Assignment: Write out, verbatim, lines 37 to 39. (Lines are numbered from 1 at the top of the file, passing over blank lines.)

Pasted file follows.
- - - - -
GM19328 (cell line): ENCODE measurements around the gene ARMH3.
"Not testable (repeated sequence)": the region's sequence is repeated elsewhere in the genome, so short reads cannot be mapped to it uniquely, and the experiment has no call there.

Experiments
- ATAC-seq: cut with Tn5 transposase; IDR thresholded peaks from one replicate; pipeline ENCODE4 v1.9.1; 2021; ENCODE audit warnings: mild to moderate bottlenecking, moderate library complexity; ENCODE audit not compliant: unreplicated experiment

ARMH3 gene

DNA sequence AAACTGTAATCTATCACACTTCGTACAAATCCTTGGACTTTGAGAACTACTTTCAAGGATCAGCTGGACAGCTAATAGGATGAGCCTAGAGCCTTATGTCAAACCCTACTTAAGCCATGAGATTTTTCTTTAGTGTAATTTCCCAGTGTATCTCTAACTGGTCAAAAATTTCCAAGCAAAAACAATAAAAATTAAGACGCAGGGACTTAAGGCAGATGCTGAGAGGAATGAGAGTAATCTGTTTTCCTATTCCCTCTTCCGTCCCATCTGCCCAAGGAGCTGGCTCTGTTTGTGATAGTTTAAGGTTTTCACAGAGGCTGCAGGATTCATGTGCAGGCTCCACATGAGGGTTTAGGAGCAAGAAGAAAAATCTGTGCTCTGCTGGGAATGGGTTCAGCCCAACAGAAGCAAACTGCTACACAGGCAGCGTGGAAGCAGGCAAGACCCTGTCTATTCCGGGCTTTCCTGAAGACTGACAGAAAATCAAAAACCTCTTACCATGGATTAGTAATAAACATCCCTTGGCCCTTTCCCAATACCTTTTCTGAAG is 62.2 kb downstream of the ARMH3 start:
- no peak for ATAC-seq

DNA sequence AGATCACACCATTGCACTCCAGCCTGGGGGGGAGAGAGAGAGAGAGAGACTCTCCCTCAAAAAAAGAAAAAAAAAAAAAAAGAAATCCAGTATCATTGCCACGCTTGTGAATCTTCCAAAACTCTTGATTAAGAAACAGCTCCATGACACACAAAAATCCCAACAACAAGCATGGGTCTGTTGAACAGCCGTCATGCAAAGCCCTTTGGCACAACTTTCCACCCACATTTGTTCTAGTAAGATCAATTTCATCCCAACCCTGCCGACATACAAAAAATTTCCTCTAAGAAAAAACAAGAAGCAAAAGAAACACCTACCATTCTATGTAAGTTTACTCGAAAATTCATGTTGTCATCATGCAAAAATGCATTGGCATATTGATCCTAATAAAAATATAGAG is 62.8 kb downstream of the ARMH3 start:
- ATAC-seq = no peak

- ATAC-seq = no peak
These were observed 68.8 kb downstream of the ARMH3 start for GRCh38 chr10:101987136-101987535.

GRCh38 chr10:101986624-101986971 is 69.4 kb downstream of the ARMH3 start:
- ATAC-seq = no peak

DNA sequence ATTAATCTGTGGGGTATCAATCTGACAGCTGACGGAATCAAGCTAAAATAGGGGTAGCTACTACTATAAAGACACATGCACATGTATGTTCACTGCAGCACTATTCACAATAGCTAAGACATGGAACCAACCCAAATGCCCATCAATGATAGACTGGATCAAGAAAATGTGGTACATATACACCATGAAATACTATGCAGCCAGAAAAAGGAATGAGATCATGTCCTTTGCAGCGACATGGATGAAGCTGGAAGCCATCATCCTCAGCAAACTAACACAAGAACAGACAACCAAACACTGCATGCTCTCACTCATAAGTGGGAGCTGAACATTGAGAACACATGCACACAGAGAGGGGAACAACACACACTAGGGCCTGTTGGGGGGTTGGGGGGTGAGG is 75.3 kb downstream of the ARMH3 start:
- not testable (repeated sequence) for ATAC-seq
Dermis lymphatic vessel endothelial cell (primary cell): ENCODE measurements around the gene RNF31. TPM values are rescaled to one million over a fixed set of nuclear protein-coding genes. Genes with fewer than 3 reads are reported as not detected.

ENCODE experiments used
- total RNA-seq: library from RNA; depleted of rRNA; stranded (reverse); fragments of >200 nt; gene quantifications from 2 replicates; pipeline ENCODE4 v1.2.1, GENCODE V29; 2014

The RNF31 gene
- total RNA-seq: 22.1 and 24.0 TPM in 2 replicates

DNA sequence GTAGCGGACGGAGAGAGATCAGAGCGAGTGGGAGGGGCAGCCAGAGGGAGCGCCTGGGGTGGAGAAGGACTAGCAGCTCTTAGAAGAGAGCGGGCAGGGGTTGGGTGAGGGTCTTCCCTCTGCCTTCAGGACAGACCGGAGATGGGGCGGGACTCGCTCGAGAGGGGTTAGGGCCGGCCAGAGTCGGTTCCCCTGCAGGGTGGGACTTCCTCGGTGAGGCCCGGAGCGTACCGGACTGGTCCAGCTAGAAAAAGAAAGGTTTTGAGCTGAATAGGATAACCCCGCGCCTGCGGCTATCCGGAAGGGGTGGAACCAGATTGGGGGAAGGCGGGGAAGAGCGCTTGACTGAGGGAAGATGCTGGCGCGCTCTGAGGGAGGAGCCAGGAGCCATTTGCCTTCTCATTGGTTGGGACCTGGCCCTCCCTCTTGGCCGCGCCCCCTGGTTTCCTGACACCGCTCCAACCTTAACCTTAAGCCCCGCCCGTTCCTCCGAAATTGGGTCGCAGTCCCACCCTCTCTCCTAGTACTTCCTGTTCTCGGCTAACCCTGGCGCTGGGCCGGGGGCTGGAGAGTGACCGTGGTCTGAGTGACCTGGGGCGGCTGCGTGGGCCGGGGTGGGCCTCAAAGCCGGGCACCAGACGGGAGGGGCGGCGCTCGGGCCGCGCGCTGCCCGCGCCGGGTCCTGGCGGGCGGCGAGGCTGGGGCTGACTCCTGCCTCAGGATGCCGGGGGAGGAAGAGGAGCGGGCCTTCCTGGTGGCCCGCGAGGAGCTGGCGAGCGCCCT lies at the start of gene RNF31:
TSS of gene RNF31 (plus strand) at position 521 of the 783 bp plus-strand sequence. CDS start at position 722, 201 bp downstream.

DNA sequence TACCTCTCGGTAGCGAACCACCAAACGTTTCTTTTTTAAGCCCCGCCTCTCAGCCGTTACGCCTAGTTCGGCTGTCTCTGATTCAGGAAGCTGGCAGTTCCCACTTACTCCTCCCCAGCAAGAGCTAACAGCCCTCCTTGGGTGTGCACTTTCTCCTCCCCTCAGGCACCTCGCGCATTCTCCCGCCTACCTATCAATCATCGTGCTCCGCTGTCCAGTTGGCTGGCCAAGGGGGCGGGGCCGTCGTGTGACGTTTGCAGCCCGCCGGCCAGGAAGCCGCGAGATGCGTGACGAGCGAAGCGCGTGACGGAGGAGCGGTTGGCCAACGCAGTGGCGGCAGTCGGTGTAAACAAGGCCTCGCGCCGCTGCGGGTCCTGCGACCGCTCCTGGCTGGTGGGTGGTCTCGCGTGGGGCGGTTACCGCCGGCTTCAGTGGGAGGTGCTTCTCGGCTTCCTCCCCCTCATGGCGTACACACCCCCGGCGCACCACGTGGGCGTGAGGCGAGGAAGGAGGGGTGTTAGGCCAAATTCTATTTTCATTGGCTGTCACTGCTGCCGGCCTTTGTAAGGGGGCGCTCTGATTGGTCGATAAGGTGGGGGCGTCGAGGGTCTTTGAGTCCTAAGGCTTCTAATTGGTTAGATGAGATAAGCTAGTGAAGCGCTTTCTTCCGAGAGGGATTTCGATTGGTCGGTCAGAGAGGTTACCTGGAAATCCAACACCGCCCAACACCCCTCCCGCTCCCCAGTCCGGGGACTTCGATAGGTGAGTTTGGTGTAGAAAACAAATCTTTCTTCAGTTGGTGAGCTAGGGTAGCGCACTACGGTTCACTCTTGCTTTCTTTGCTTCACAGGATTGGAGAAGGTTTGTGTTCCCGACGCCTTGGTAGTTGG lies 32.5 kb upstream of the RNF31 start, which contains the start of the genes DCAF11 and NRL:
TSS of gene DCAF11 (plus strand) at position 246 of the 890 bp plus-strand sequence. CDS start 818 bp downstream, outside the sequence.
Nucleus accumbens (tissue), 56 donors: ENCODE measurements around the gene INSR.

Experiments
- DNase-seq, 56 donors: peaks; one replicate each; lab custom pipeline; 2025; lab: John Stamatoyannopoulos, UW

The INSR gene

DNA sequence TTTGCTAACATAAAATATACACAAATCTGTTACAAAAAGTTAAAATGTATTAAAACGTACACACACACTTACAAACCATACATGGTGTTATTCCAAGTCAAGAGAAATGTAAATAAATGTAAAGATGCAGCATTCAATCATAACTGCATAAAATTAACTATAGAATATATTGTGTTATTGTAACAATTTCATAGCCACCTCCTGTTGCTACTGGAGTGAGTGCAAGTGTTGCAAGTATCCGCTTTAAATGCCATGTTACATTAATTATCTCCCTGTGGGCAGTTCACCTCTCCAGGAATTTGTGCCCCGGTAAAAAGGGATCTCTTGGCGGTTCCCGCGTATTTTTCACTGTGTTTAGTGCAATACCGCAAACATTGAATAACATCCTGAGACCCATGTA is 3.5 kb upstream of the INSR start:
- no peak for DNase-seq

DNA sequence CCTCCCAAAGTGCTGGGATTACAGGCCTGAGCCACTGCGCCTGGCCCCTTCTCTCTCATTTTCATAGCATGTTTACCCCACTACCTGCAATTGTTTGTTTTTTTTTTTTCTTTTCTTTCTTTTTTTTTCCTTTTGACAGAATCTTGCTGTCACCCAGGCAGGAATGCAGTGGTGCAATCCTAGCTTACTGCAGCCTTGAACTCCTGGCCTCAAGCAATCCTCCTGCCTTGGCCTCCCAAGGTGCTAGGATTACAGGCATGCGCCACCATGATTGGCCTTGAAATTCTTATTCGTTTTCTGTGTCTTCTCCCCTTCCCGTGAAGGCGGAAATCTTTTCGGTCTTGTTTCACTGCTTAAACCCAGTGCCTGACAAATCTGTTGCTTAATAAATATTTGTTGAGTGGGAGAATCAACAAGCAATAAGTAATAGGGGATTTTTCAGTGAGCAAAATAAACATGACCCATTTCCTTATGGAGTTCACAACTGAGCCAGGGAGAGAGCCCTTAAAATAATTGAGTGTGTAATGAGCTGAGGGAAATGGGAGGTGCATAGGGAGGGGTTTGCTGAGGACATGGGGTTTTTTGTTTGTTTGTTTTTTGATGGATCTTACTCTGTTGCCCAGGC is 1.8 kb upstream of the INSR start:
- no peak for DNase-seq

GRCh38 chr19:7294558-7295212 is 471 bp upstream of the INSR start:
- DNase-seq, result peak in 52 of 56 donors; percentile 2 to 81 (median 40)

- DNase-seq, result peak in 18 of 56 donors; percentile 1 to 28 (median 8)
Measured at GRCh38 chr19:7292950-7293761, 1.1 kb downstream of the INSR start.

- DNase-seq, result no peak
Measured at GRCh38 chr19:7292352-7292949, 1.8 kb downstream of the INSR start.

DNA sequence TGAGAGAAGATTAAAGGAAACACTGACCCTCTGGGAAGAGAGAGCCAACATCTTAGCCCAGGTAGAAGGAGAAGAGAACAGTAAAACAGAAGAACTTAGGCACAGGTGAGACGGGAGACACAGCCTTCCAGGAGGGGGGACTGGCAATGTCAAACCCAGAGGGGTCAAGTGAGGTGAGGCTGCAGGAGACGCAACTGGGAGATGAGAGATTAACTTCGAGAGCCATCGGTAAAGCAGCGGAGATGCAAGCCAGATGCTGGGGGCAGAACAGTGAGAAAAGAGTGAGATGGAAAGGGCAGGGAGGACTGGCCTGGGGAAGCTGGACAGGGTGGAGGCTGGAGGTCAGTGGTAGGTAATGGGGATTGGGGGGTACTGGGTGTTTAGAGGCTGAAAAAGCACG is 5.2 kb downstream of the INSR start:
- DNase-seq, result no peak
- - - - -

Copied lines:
- DNase-seq, result no peak
Measured at GRCh38 chr19:7292352-7292949, 1.8 kb downstream of the INSR start.

DNA sequence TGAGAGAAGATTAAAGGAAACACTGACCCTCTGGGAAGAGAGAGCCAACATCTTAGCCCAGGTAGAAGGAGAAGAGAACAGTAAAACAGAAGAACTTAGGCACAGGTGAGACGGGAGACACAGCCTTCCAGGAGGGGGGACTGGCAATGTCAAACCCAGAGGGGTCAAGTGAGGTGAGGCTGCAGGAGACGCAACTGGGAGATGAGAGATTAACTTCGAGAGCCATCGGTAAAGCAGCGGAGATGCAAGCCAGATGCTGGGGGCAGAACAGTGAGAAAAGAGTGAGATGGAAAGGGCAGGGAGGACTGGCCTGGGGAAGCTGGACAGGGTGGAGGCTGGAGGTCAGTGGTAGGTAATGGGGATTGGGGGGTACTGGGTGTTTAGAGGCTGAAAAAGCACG is 5.2 kb downstream of the INSR start: